melody's postmodernist prose and textmessage poems (formally wonder/wander) is such a great triumph of conversational style. she's not explicitly assumptive, but she sure doesn't explain herself either. there are contained within her posts deep metaphysical mysteries that she thought of while riding her bike to the store or sipping wine out in the garden. melody doesn't even own an ivory tower, but if she did she would be sitting in the window, playing music for the birds.

this bike and i took shelter from the rain storm at the park.


room for God

time present and time past
are both perhaps present in time future,
and time future contained in time past.
if all time is eternally present
all time is unredeemable.
- t. s. eliot (burnt norton, 1935)

so here's the idea - that time isn't real in the first place; that it's an semi-arbitrary abstraction - first of the mind (moment to moment), next of societal standardization (of agricultural utility, of use in keeping records, etc.) and at last of material ends ('i'm on the clock'; 'time is money').

but if time isn't real, only effectively a mentally synthesized, socially engineered and societally manipulated organization of matter, then how can we understand reality or grasp at possibility? how else might we organize all that there is?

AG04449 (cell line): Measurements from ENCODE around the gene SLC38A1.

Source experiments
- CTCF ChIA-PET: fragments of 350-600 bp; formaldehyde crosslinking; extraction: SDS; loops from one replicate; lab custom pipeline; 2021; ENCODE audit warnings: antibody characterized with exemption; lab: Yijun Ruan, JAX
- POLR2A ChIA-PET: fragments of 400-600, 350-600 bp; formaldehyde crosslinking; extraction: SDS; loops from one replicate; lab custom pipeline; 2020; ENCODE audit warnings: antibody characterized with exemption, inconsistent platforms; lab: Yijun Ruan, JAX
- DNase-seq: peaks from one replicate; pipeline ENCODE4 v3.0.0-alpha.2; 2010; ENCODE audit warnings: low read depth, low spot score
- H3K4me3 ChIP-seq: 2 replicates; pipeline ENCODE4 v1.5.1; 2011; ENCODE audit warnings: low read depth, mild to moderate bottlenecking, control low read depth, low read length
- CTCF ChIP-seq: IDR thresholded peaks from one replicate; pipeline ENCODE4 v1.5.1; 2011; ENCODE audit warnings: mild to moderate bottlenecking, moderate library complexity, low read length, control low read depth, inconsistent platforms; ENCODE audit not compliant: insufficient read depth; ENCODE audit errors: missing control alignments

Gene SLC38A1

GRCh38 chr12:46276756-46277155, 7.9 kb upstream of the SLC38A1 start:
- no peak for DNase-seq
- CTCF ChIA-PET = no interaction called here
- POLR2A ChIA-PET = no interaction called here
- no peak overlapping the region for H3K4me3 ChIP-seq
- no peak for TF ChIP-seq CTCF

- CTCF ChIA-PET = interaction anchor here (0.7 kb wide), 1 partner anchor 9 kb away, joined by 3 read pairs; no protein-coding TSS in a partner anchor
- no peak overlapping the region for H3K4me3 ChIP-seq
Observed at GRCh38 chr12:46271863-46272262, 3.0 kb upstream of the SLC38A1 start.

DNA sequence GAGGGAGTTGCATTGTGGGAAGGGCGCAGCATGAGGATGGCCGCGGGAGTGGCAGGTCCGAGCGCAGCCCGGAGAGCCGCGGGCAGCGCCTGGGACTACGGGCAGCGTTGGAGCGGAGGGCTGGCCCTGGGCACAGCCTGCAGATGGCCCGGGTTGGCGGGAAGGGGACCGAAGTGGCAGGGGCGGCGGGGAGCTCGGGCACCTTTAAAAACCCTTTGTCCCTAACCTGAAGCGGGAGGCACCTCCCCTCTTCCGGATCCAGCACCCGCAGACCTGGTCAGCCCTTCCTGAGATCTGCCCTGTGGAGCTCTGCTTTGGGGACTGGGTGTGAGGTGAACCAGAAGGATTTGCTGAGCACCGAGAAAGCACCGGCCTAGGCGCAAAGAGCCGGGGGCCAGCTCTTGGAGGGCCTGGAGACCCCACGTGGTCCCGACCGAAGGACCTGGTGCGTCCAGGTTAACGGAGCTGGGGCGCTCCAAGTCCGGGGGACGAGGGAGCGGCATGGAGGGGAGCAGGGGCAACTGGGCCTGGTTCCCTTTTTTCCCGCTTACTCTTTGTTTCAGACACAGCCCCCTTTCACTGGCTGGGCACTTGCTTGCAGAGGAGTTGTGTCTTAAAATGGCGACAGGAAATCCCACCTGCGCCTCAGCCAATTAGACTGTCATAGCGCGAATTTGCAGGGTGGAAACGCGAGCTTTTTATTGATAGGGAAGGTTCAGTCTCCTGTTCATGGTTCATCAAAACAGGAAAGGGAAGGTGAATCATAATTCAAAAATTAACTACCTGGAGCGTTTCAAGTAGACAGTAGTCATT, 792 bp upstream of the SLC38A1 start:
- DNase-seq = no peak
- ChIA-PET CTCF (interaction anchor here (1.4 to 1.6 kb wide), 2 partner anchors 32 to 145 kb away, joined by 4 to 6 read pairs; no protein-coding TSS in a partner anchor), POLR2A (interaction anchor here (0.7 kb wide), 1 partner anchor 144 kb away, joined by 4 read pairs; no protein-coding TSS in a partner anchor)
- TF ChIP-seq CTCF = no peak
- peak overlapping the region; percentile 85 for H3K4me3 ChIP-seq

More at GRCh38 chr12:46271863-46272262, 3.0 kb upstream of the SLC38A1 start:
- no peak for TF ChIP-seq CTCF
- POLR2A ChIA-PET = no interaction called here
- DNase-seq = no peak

what if the past isn't actually a continuum that effectively culminates in the present?

if we aren't moving towards, maybe we aren't in motion at all. maybe our minds are simply organizing temporally homogenous data into a continuum and simultaneously facilitating the illusion of a progress toward some "moments" and away from others. maybe.*

assumptions of progress are over-believed, if not over-trusted, noted eliot's contemporary, himself a german jew between the wars:

"the current amazement that the things we are experiencing are 'still' possible in the twentieth century is not philosophical. this amazement is not the beginning of knowledge - unless that knowledge is that the view of history which gives rise to it is untenable."
- walter benjamin (theses on the philosophy of history)

what if we can't organize the past around the present with certainty, can't safely assume that we've made any progress in terms of knowing or discovering what is?

in contrast to eliot's claim that "all time is unredeemable," benjamin's elaborations go on to frame the search for cohesion and meaning into an infinitely inquisitive hopefulness. he resolves to possibility instead of resolution, claiming for each generation a "weak messianic power," proclaiming them as the possible carriers of the redemptive moment, from which we will understand all others, by which we can know a less than arbitrary significance of present, past and future...

there is now effectively room for God; and the moment that He Is redeems all other moments. any thoughts?

as ever,

the city poses one of several well-articulated implications
 about the relationship between time and reality.
- 'where is this all going?'

*organizing by moments or events is also problematic, as you might have guessed. these seem very likely to be a trick of the mind. do we learn to think in terms of moments and objects in the same way we learn object permanence? not sure...